1. Of course, if you insist, you would need to buy a hundred power packs and test each one to find a pair that was as identical as possible in age, use, capacity, and resistance. Then you could simply connect them in parallel.

          Also, when you’re talking about multiple amps of current, tens of amps to drive a 200-500 W motor, the length of wiring between the packs starts to affect how much current is draw out from which pack because wires have resistance. As always, the devil is in the details.

        2. The internal resistance and capacity don’t matter much for parallel cells unless you’re running them _very_ hard. Even if you have really badly matched cell capacities, the voltage at the outputs is tied together so the cells can never get too badly imbalanced. As you describe it, the “one pack charge the other” happens the entire time the discharge is occurring too, so the only difference that can occur is voltage drop across the cell impedance, which is pretty tiny on most lithium cells, and as soon as you ease up on the throttle, they’ll charge that tiny difference with very little loss.

          Where problems happen is when people try and put packs in series. In that case, differences in capacity can result in over-discharging the cells in the smaller pack and/or reverse charging them if the pack doesn’t have a bms.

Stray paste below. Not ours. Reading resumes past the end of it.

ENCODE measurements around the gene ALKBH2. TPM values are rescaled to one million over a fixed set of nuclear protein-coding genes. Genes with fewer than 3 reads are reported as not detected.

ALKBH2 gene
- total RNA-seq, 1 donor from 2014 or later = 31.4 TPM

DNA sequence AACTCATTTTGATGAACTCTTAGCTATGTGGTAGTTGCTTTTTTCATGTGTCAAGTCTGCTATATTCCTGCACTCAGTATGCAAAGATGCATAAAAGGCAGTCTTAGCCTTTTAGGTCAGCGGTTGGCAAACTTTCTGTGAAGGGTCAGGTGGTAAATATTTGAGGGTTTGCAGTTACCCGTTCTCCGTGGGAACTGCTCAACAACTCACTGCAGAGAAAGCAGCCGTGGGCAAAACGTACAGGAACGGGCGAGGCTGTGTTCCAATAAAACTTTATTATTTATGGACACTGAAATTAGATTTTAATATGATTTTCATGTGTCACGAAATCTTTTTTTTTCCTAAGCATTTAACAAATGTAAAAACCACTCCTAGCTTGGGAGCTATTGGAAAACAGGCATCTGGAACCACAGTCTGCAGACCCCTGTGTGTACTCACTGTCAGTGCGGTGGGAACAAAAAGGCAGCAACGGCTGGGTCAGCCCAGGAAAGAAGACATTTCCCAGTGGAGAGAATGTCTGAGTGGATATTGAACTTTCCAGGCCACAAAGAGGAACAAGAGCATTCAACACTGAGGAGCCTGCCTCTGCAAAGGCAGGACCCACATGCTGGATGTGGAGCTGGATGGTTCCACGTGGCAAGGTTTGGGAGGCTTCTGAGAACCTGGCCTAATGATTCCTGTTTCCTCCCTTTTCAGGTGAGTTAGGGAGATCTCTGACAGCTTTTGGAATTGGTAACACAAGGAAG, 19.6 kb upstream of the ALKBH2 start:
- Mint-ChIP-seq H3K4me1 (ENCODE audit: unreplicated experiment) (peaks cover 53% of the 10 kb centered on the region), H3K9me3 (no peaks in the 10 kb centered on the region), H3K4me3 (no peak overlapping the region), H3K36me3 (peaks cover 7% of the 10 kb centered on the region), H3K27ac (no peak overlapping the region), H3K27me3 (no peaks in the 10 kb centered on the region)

If the pack _does_ have a BMS, you’re likely to destroy it, since the fet will typically be rated not too much above the pack voltage to have the lowest on-resistance.
          For example, a 6S pack is 25.2 volts at full charge. Its protection fet is likely to be rated for 30v. When you put two packs in series, and run them down until one of them hits LVC, its fet shuts off, but the rest of the circuit is still complete, so you might have 18v remaining in the dead pack when it cuts off (3v/cell), and still 21.5 in the other nearly empty pack. those are in series, and connected through the motor controller, so that 30v fet now sees 39.5v across it.

  4. When i plug my electric bike into one of my 18v lithium batteries, with a Ryobi inverter.
    I get an extra 5 miles out of it, On the hills of Tennessee.

  5. Doesn’t make sense. Tool batteries are usually priced at a stiff premium when all they are is a bunch of 18650s with a minimal power circuit on top of them. Perhaps less so for Ryobi, an entry-level brand compared to Milwaukee, Dewalt or Bosch, but certainly higher than the actual eBike battery packs themselves.

    1. The smart bit is the charger, not the battery. You buy the charger so you don’t have to design and build it yourself.

      However, as you say, there isn’t actually anything really smart in these things – most battery packs are just a bunch of cells in a plastic box with some minimal safety fuses. We would hope that the cells were balanced and equalized at the factory so they would last a long time in use, but they are probably not, because then they get to sell you a new pack sooner than later.